Sultan Among Hindu Kings: Vijayanagara, Memory, and Culture
Phillip B. Wagoner’s essay “Harihara, Bukka, and the Sultan: The Delhi Sultanate in the Political Imagination of Vijayanagara” comments on the founding narrative of Vijayanagara and emphasizes the perceived continuity between the Delhi Sultanate and Vijayanagara irrespective of religion. This essay will compare it with the perspective embodied in Catherine Asher and Cynthia Talbot’s book India Before Europe. In particular, rather than contradict Wagoner’s thesis, it will look again at the religious-cultural aspects of the founding narrative Wagoner examines and the apparent presence of Islamicate culture in the Vijayanagaran state.
“Harihara, Bukka, and the Sultan” is divided into four distinct sections. The first overviews the popular (or communalist) narrative of the origin of Vijayanagara, which claims that Harihara and Bukka founded that state in Hindu reaction to oppressive Muslim expansion in the north, citing an oft-repeated tale that these two were forcibly converted to Islam and then went apostate under the influence of the Advaitin ascetic Vidyāraṇya. Wagoner objects staunchly to the ready acceptance of such a narrative and proceeds to analyze its extraction. According to his probing, contemporary documents are mute on the nature of Vijayanagara’s founding, and those which provide the story two hundred years later leave out altogether mention of any conversion and apostasy. Wagoner attributes these latter elements to the published supposals of Indian historian Nelaturi Venkataramanayya, whose explanation of the founding has gained widespread acceptance as fact.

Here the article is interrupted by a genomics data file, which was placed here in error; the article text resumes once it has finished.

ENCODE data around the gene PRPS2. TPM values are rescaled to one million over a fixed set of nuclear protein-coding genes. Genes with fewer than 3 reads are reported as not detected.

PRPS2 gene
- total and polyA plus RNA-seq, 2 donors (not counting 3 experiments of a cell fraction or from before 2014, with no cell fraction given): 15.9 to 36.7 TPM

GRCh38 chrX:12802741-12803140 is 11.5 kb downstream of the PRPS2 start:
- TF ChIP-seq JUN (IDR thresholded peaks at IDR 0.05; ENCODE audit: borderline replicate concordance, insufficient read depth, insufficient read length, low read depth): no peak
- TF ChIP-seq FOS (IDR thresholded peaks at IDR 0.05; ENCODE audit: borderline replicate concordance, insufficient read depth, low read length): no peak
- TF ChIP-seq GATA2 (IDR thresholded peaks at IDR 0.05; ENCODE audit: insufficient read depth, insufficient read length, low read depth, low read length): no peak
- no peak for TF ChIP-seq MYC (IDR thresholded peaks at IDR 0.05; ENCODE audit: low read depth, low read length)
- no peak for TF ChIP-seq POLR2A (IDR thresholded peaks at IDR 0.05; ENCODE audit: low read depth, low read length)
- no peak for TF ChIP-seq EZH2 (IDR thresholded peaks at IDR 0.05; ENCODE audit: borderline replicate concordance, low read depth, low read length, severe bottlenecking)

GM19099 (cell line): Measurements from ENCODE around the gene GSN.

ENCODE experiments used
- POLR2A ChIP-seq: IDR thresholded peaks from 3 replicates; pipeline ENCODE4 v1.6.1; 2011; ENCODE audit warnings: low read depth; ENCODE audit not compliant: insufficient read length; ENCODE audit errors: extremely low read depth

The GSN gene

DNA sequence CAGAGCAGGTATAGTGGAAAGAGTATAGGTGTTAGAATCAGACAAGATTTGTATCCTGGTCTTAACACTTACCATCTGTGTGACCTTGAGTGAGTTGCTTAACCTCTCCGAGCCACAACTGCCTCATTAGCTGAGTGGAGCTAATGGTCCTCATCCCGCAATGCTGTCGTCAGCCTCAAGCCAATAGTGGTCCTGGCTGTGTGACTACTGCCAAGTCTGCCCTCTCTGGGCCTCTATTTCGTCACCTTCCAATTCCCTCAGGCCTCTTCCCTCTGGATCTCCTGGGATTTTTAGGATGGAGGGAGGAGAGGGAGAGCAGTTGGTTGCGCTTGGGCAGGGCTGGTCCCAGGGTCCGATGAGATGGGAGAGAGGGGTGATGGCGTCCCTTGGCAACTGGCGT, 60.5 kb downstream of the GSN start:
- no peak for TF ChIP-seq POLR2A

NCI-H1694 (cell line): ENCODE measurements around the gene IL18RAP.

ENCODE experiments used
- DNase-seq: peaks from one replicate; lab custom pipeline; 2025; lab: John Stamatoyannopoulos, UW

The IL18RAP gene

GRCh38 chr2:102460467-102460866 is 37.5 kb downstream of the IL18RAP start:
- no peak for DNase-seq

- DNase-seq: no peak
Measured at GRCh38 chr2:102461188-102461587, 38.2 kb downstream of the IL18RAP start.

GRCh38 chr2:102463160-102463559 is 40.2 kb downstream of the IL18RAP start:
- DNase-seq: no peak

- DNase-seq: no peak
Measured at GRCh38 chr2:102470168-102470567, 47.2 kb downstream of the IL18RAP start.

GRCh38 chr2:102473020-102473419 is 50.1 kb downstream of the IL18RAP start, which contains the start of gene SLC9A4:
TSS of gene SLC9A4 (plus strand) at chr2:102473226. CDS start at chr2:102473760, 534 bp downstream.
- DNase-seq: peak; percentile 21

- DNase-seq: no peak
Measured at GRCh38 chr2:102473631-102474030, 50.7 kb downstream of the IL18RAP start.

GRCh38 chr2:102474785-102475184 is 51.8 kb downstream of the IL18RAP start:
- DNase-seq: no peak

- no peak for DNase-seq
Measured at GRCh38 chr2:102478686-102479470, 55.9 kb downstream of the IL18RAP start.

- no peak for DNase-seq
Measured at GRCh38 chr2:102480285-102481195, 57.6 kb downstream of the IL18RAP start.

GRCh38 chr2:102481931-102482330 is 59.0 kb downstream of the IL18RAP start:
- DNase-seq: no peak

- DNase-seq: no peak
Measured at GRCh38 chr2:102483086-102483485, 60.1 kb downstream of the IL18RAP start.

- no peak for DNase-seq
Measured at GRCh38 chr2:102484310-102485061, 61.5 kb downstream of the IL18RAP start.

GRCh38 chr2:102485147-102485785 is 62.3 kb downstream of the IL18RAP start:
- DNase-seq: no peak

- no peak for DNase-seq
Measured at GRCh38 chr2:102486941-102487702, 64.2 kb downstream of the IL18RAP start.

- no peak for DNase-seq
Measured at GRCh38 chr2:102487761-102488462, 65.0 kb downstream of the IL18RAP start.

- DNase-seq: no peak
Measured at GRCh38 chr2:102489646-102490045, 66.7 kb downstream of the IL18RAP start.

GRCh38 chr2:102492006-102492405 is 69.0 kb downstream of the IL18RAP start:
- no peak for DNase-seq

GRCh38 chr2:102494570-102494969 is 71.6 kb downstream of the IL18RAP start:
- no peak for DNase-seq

The second covers Wagoner’s own hypothesis for the meaning of the texts. By literary comparison with other narratives, he expresses the opinion that the origins story is a “political foundation myth” designed to assert Vijayanagara’s legitimacy as a successor state to the Delhi Sultanate. It emphasizes not opposition to the Islamic Sultan but unnatural loyalty on the part of Harihara and Bukka, to whom the Sultan gives the land which is the future foundation for the Vijayanagara state. Wagoner’s third section suggests that the reason for identification with the Sultanate is the desirability of the politically superior Islamicate culture and technology. Finally, the fourth section sums up the author’s opinion that the original narrative justifies Islamicate culture in Vijayanagara and provides the political identity of the state’s rulers, who called themselves “sultans among Hindu kings.”